Pimple-Popping Videos And Scalp-Scraping Videos

Pimple-Popping Videos And Scalp-Scraping Videos


All of this raises the obvious question: Why have we become obsessed with skin picking, both as a personal tic and as a spectator sport?

“There is a rush of adrenaline that comes with seeing something disgusting,” Elizabeth Lombardo, Ph.D., psychologist and author of Better Than Perfect: 7 Strategies to Crush Your Inner Critic and Create a Life You Love, told mbg. “For some, that rush can motivate watching these videos.” People tend to watch until the end, she said, because they want a sense of completion and accomplishment. Watching something “tough” and getting through it can be satisfactory for some.

As a spectator sport, it’s probably not all that bad for you. “[W]e know that this will not actually cause us harm (or significant harm), as opposed to other behaviors,” Dr. Lombardo said. She was referring to dermatillomania and trichotillomania, which are classified as clinical neuroses of obsessive skin picking and hair pulling, respectively.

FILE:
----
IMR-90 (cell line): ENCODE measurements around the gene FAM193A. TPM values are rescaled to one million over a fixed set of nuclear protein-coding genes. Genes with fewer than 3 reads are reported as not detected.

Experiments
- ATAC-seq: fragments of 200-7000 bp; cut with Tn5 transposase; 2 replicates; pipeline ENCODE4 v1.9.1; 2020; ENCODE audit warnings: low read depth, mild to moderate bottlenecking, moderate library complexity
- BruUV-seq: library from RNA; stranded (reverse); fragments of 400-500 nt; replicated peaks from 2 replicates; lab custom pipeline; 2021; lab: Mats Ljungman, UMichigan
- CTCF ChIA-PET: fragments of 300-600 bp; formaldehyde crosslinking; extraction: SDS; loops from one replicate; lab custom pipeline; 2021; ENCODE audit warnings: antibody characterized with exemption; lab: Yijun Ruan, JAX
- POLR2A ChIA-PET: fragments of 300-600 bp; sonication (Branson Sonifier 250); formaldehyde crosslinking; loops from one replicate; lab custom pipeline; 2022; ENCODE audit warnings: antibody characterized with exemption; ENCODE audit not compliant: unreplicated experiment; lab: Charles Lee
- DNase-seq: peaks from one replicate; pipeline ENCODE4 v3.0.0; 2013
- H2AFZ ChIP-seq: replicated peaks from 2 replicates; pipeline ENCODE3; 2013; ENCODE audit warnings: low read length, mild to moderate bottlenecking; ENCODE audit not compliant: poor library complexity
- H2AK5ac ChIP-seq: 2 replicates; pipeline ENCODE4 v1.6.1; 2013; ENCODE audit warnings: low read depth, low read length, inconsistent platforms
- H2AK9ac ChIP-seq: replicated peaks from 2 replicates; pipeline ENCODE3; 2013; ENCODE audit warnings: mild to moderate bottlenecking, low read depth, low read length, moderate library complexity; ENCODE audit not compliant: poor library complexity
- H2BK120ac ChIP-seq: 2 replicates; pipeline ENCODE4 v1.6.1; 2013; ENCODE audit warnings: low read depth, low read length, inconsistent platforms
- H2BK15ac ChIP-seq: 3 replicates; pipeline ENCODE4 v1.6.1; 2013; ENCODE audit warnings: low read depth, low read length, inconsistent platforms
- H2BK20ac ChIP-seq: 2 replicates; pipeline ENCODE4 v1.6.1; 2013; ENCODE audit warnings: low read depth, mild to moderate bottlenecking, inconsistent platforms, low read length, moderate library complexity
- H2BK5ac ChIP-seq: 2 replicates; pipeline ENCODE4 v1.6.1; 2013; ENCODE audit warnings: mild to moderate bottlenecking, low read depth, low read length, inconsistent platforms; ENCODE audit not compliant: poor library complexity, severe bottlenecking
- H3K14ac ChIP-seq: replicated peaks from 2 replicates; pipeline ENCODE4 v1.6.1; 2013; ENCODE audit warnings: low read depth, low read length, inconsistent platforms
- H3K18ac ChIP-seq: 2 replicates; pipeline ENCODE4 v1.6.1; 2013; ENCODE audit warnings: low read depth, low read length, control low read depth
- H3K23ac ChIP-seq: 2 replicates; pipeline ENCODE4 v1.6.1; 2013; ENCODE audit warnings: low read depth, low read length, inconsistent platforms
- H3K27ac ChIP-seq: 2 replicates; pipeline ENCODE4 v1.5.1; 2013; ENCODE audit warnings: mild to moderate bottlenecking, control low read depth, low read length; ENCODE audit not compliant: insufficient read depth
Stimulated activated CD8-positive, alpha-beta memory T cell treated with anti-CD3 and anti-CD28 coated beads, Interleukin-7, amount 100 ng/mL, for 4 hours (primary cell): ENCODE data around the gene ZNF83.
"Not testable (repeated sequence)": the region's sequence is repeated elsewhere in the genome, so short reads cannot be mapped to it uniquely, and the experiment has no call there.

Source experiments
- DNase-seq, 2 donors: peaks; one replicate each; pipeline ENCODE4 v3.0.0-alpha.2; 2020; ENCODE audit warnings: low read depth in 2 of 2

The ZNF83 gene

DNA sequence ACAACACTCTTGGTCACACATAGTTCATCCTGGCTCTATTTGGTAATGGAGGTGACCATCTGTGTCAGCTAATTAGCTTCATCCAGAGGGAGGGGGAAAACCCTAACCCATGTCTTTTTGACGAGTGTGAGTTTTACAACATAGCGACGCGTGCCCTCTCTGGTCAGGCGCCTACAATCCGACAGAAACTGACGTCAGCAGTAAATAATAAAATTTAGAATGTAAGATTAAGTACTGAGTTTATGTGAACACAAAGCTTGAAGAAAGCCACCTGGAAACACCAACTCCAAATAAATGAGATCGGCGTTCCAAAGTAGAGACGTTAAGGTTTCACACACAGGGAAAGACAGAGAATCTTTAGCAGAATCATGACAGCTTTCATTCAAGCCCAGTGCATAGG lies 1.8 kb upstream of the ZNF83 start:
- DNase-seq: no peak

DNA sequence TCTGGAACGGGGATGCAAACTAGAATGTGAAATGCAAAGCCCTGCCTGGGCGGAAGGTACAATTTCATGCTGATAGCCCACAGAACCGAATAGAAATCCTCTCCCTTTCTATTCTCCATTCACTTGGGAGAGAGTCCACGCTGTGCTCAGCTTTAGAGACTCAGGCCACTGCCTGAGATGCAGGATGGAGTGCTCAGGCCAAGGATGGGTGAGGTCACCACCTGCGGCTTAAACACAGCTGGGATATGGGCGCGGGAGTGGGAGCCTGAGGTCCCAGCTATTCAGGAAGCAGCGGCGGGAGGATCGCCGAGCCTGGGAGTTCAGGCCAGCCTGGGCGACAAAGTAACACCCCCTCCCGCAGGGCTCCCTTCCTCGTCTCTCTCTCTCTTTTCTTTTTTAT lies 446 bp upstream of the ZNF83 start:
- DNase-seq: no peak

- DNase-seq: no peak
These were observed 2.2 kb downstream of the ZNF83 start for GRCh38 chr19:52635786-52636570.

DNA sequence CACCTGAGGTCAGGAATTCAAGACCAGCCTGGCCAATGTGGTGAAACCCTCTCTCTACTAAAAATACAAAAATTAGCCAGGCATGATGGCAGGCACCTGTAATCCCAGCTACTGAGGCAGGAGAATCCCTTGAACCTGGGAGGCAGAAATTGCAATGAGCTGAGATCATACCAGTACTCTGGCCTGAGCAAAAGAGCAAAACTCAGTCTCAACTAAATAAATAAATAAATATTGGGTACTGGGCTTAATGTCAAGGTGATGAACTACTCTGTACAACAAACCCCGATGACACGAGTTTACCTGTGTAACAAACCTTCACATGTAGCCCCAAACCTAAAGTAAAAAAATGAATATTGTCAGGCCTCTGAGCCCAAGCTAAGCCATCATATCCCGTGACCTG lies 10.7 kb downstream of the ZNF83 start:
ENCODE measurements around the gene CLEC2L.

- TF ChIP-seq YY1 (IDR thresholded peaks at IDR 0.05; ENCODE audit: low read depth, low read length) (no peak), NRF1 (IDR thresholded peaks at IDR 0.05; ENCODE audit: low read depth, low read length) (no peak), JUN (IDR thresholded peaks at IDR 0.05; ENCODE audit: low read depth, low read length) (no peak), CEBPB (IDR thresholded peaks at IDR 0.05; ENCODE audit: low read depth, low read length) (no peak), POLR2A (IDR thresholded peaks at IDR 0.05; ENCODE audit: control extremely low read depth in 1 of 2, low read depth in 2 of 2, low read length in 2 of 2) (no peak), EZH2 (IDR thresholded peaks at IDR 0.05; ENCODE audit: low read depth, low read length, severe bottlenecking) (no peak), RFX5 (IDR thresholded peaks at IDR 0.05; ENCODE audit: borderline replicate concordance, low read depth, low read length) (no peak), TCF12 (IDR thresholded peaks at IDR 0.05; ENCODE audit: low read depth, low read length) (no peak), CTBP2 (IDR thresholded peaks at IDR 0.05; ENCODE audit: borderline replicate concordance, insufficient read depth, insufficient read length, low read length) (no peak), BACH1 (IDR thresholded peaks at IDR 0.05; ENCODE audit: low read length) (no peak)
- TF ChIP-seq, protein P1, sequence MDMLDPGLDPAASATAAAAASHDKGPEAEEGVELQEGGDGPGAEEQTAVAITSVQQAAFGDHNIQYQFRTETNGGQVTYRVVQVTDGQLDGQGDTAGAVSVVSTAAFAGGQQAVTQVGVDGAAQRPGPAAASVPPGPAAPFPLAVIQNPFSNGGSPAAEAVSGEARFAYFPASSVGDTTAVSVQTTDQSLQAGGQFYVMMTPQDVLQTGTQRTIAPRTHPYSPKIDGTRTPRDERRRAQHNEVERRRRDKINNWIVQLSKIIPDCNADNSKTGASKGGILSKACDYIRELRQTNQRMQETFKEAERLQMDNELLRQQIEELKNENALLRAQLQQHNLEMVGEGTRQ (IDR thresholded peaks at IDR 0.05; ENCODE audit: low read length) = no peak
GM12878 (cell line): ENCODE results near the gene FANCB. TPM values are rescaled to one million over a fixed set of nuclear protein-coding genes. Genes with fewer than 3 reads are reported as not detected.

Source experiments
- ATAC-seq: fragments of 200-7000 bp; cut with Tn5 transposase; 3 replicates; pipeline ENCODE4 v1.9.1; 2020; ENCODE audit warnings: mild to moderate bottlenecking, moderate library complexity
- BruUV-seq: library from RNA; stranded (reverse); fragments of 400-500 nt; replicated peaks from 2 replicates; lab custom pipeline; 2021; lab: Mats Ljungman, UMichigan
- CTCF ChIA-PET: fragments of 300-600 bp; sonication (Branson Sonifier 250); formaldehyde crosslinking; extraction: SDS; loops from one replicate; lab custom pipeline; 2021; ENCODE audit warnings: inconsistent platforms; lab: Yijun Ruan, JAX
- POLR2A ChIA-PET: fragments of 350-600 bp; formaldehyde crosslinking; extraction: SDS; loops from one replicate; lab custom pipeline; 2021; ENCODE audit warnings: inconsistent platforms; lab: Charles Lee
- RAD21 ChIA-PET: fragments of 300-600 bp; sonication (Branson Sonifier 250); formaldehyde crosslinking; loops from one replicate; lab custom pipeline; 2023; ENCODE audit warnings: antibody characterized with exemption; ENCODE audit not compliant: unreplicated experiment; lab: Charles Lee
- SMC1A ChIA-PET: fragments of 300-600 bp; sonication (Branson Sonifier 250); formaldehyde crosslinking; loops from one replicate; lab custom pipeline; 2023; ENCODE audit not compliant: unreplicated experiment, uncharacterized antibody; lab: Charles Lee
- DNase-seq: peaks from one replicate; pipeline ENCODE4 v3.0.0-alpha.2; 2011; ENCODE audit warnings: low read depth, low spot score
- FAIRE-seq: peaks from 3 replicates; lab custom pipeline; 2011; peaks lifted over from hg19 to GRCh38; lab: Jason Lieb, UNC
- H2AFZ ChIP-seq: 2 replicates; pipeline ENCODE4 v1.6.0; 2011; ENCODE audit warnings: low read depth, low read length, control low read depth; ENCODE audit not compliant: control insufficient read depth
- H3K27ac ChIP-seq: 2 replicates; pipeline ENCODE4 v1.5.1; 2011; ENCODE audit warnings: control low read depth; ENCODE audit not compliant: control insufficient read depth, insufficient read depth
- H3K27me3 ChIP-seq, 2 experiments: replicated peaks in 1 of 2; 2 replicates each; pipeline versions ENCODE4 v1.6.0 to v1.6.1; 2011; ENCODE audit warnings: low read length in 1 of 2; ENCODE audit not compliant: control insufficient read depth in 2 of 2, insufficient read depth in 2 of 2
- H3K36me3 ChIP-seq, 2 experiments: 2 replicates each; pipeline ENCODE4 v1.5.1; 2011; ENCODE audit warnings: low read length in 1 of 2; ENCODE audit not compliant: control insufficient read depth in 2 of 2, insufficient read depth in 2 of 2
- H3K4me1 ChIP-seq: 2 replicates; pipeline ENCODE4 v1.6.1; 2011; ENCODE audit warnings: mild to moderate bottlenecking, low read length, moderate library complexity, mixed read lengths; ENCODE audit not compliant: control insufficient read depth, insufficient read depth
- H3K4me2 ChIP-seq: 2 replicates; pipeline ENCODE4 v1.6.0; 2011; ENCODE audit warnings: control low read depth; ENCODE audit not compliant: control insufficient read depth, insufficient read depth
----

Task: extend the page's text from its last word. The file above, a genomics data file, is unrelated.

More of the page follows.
Holistic esthetician, health coach, and mbg Collective member Britta Plug, whose new holistic facial and wellness space just opened in New York City’s SoHo neighborhood, has helped some of her clients in their struggle and journey with dermatillomania. “It’s anxiety-based,” Plug said. “What happens is people, especially when they’re anxious, stressed, or feeling bad about themselves, end up in front of the mirror, and they just start. It’s not a conscious decision for many, and before they know it, they’ve broken skin and caused bleeding.”



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